More than 2,300 students in bid for science lesson world record

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A science experiment involving more than 2,300 students in 26 schools took place this week. It was all part of an attempt to set a world record for the world's biggest practical science lesson in multiple venues.

A science experiment involving more than 2,300 students in 26 schools took place this week. It was all part of an attempt to set a world record for the world’s biggest practical science lesson in multiple venues.

The school girls were all aged from 10 to 15 and are pupils of the Girls’ Day School Trust (GDST) – a group of independent schools across the UK. The experiments took place last Thursday (November 15) to mark the 140th anniversary of the GDST and they included students measuring the time taken for an object to drop a set distance and also a swinging pendulum.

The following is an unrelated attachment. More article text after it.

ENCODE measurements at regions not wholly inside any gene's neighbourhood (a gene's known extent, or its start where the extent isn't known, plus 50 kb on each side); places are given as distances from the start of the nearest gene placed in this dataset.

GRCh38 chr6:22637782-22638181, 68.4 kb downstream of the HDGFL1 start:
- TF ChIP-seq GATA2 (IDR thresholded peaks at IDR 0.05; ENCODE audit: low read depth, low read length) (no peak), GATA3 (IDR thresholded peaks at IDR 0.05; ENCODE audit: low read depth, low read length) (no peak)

Helen Fraser, GDST chief executive, witnessed the experiment take place with 150 girls at Putney High School in London. To break the record a minimum of 1,000 pupils were needed across at least 10 schools with a minimum of 25 pupils per school. However, the students and staff involved will have to wait a few weeks before official confirmation comes through of the world record.

CAPTION: Record attempt: Students at Putney High School in London measure a swinging pendulum as part of the mass science lesson



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